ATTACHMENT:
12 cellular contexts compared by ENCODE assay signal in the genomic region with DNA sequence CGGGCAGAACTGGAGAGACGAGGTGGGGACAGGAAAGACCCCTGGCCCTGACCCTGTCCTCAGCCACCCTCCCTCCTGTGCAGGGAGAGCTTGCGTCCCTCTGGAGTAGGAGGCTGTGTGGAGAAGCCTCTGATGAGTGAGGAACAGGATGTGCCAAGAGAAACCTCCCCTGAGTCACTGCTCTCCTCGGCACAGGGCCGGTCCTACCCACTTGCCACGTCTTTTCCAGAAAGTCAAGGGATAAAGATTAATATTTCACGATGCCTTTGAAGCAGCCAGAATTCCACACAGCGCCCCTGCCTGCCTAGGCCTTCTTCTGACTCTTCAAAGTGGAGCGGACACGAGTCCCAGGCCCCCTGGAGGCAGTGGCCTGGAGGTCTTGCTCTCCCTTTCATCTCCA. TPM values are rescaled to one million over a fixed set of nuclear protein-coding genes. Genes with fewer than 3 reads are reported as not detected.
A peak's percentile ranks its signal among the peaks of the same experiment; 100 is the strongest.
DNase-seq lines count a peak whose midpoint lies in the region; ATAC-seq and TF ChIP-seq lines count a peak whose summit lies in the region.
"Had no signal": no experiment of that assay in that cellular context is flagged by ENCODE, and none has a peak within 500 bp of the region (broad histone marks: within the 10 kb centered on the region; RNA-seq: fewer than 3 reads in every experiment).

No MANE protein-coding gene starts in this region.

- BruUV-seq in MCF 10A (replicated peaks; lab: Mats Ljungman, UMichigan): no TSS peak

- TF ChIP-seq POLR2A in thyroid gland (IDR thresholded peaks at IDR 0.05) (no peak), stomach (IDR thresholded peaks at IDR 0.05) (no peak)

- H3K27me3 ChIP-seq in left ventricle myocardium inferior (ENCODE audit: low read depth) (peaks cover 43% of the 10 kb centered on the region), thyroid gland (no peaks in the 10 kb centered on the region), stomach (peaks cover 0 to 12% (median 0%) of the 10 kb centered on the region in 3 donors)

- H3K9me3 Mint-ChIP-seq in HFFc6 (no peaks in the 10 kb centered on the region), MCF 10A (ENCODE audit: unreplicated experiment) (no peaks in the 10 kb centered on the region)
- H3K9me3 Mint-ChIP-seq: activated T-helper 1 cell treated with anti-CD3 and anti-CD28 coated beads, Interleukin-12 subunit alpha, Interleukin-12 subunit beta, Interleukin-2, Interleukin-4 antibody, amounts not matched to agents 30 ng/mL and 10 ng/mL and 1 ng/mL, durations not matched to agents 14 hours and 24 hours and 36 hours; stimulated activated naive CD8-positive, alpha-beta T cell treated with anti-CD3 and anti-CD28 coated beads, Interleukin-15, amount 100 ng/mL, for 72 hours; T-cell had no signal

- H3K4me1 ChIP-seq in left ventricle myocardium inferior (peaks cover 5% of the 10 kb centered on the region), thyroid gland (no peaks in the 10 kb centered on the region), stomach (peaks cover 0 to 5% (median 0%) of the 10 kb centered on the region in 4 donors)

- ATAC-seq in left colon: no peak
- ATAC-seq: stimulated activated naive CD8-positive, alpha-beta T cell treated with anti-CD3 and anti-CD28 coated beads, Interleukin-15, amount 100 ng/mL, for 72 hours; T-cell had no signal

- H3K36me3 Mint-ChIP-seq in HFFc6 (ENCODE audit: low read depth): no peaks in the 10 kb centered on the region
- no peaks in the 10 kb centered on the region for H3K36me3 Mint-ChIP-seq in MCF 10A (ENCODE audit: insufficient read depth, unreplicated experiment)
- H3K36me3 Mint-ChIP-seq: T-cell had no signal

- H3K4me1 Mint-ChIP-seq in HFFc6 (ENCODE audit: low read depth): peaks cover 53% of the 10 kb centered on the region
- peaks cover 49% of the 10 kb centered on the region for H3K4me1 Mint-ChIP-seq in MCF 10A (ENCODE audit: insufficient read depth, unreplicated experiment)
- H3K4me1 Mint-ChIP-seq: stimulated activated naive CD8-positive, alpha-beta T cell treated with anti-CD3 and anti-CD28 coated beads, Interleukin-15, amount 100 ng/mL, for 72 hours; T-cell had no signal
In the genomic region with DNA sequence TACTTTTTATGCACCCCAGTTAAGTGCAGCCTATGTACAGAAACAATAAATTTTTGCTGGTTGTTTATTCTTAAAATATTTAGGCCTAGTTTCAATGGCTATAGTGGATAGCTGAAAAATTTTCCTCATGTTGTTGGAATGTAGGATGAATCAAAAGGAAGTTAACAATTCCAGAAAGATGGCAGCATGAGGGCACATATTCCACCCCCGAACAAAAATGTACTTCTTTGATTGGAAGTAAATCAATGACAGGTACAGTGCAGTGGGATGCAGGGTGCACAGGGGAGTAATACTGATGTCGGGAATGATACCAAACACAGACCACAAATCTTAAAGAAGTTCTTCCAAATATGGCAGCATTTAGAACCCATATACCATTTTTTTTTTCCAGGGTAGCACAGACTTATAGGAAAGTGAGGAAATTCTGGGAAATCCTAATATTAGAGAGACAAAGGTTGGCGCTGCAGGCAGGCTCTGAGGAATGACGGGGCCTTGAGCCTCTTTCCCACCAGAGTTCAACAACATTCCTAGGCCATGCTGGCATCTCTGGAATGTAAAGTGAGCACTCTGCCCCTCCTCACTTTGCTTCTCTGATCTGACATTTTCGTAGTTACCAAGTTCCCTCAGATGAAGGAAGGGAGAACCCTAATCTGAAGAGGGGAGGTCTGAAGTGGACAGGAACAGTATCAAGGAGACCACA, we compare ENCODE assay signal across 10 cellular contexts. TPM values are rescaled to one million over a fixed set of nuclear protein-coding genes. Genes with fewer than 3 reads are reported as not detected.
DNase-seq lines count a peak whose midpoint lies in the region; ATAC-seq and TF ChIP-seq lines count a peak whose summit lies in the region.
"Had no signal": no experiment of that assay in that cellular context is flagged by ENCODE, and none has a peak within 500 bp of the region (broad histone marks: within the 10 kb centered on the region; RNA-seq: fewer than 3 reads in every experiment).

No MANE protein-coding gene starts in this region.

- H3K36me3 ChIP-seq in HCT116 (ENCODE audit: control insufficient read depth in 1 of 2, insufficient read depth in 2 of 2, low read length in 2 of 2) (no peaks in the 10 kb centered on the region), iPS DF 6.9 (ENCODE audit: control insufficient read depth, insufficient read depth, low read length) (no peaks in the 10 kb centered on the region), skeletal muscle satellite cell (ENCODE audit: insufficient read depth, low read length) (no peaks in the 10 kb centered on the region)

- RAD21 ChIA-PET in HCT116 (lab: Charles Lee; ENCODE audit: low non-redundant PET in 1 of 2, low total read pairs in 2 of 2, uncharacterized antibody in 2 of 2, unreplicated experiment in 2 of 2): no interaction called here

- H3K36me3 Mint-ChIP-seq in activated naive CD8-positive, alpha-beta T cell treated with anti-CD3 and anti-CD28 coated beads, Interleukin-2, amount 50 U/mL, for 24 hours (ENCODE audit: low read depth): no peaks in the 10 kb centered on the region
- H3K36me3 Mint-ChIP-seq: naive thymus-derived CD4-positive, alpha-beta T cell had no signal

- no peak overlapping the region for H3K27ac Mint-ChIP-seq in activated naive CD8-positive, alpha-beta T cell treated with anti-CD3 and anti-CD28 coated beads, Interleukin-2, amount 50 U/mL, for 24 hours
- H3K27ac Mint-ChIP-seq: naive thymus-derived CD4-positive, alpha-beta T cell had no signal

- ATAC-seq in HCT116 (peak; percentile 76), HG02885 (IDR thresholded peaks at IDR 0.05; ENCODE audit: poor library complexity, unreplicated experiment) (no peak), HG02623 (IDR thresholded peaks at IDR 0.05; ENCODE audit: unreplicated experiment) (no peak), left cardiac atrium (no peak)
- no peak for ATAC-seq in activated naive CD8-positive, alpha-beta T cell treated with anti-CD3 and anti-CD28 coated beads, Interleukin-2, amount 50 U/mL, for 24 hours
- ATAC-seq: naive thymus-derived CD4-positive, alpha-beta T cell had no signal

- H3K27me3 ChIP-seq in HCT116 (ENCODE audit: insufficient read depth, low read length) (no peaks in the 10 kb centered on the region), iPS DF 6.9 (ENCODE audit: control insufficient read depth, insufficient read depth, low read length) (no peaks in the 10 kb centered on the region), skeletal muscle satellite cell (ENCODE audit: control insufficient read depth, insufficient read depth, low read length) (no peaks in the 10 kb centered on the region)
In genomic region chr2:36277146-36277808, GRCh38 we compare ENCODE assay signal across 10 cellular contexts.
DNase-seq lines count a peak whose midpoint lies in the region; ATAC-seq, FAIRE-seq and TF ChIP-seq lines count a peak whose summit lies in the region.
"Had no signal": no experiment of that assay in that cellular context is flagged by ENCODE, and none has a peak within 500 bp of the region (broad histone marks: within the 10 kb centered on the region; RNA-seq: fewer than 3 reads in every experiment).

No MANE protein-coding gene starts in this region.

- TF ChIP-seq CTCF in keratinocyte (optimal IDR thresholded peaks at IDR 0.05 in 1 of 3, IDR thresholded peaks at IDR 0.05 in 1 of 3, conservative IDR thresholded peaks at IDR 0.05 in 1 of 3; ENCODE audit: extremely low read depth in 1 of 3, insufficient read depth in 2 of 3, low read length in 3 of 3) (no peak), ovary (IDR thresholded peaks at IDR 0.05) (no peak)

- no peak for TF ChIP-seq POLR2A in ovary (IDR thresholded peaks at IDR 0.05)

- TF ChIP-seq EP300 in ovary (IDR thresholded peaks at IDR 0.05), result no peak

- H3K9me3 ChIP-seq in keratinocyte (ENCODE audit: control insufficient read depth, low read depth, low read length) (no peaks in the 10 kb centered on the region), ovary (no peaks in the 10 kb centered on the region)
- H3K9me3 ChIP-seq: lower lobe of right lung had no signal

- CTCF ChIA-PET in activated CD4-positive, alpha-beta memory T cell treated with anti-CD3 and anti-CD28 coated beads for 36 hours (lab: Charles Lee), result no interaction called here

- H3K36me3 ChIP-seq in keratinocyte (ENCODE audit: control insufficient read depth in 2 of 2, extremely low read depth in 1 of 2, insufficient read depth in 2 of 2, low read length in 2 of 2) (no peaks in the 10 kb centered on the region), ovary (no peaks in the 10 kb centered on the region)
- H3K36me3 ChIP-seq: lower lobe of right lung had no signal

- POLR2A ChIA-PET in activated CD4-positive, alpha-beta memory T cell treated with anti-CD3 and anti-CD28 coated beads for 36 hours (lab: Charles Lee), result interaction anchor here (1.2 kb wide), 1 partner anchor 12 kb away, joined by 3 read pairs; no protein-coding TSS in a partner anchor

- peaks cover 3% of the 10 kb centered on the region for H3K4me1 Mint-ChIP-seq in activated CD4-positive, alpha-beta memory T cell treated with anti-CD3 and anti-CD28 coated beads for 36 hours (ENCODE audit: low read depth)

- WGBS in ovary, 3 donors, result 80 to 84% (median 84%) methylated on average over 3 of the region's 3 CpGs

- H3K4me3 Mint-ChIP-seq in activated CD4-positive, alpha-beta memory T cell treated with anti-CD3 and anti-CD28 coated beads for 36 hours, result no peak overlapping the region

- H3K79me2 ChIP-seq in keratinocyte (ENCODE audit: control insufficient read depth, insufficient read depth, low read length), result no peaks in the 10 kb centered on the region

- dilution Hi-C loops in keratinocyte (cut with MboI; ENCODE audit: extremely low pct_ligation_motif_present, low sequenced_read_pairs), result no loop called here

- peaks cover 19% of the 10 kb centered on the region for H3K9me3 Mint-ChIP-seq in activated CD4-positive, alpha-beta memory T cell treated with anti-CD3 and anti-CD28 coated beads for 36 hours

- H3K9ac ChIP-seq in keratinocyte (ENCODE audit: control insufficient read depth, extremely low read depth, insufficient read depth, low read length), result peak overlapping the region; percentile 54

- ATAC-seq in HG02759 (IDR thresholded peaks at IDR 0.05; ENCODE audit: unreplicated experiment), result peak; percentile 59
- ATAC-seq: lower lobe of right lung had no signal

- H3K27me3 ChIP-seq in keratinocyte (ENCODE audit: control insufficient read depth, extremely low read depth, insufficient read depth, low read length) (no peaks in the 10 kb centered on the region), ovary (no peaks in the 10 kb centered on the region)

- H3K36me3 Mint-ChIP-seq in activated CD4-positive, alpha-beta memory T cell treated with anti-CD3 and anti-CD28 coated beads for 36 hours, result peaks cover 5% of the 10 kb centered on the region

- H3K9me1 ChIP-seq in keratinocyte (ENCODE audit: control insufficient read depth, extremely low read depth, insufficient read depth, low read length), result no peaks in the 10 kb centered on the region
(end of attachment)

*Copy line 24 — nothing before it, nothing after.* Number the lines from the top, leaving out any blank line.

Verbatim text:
- H3K36me3 ChIP-seq in HCT116 (ENCODE audit: control insufficient read depth in 1 of 2, insufficient read depth in 2 of 2, low read length in 2 of 2) (no peaks in the 10 kb centered on the region), iPS DF 6.9 (ENCODE audit: control insufficient read depth, insufficient read depth, low read length) (no peaks in the 10 kb centered on the region), skeletal muscle satellite cell (ENCODE audit: insufficient read depth, low read length) (no peaks in the 10 kb centered on the region)